France launched yet another initiative, aimed at curbing carbon emissions. Under new amendments in legislation all domestic flights that could be substituted by train travel for under two and a half hour routes will be permanently suspended, Reuters reported. The move is the last in a series of actions targeted to lower greenhouse gases. For the transport companies, it comes on top of a pandemic-driven reduction of business and profits.
The measure is part of a broader climate bill that aims to cut French carbon emissions by 40% in 2030 from 1990 levels, though activists accuse President Emmanuel Macron of forgetting earlier vowes in the draft legislation. The vote came days after the state said it would contribute to a 4 billion euro worth recapitalization of Air France, more than doubling its stake in the flag carrier.
Industry Minister Agnes Pannier-Runacher dismissed criticism from the aviation industry that a pandemic recovery was not the time to ban some domestic flights, and said there was no contradiction between the bailout and the climate bill. “We know that aviation is a contributor of carbon dioxide and that because of climate change we must reduce emissions,” she told Europe 1 radio. “Equally, we must support our companies and not let them fall by the wayside.”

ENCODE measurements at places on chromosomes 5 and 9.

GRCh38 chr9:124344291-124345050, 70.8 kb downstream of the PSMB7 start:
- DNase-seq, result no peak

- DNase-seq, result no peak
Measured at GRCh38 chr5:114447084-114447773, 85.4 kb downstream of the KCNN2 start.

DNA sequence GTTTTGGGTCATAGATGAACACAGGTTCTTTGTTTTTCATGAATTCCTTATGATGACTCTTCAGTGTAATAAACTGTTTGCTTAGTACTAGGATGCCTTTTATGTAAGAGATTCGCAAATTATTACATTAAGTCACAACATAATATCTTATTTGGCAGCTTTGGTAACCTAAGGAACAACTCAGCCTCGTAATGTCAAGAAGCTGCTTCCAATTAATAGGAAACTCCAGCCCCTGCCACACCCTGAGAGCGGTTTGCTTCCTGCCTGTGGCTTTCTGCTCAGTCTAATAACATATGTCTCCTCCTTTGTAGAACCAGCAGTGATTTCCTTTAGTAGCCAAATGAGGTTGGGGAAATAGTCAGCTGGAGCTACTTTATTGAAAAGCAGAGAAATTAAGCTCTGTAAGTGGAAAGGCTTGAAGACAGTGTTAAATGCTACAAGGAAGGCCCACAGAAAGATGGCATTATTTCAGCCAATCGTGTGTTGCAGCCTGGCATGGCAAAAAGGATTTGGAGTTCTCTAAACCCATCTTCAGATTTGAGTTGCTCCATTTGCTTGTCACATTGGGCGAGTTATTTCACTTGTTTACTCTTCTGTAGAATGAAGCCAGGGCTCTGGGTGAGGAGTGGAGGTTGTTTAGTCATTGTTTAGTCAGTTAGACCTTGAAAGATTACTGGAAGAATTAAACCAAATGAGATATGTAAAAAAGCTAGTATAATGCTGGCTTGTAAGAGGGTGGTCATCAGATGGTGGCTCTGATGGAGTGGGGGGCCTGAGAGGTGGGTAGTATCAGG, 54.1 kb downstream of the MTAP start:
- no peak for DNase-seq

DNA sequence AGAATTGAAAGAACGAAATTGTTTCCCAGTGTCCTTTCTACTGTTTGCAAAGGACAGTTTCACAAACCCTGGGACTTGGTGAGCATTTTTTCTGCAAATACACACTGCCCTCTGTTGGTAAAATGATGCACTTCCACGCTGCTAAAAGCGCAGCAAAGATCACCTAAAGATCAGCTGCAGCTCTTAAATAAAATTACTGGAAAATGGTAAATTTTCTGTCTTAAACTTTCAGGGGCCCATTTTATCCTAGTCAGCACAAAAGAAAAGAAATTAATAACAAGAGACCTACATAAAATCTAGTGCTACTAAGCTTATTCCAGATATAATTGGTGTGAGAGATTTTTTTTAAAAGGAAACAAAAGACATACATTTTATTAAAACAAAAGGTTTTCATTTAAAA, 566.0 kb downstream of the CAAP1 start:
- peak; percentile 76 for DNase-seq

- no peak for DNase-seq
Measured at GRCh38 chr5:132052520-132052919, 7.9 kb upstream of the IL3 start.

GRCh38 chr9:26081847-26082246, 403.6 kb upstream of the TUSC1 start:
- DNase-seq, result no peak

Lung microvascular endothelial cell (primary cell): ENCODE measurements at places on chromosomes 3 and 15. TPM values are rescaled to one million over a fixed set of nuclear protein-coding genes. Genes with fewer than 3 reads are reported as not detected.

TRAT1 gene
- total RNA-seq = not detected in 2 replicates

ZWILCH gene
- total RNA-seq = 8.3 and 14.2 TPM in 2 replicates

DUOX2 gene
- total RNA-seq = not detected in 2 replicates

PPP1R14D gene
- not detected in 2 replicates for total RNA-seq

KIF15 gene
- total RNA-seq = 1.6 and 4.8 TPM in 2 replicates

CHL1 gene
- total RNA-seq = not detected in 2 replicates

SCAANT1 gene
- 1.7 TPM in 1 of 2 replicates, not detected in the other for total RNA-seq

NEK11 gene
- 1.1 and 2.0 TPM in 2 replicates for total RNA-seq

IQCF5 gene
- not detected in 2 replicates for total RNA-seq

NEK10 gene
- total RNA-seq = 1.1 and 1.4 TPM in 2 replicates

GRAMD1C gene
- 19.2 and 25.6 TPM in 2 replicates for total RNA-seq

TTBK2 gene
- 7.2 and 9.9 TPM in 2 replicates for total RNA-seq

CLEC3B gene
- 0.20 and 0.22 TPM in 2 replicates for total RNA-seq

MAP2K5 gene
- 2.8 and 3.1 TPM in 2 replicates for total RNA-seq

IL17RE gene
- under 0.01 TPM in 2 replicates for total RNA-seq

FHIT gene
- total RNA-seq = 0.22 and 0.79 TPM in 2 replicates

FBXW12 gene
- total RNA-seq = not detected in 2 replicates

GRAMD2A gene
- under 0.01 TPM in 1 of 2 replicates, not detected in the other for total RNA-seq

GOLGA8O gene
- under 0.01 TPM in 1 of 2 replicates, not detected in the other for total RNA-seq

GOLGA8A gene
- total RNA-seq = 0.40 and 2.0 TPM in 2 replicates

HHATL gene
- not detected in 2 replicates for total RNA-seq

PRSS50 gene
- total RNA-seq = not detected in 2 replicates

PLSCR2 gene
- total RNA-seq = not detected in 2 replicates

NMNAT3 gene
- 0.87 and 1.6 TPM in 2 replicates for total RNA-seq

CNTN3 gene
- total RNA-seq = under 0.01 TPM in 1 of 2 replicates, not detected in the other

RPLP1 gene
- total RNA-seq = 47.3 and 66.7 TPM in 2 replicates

Air traffic may not return to pre-crisis levels before 2024, McKinsey analysts forecast. Some environmental campaigners have said the bill does not go far enough. A citizens’ climate forum established by Macron to help shape climate policy had called for the scrapping of flights on routes where the train journey is less than 4 hours. Saturday night’s vote in the National Assembly was the first. The bill goes to the Senate before a third and final vote in the lower house, where Macron’s ruling party and allies dominate.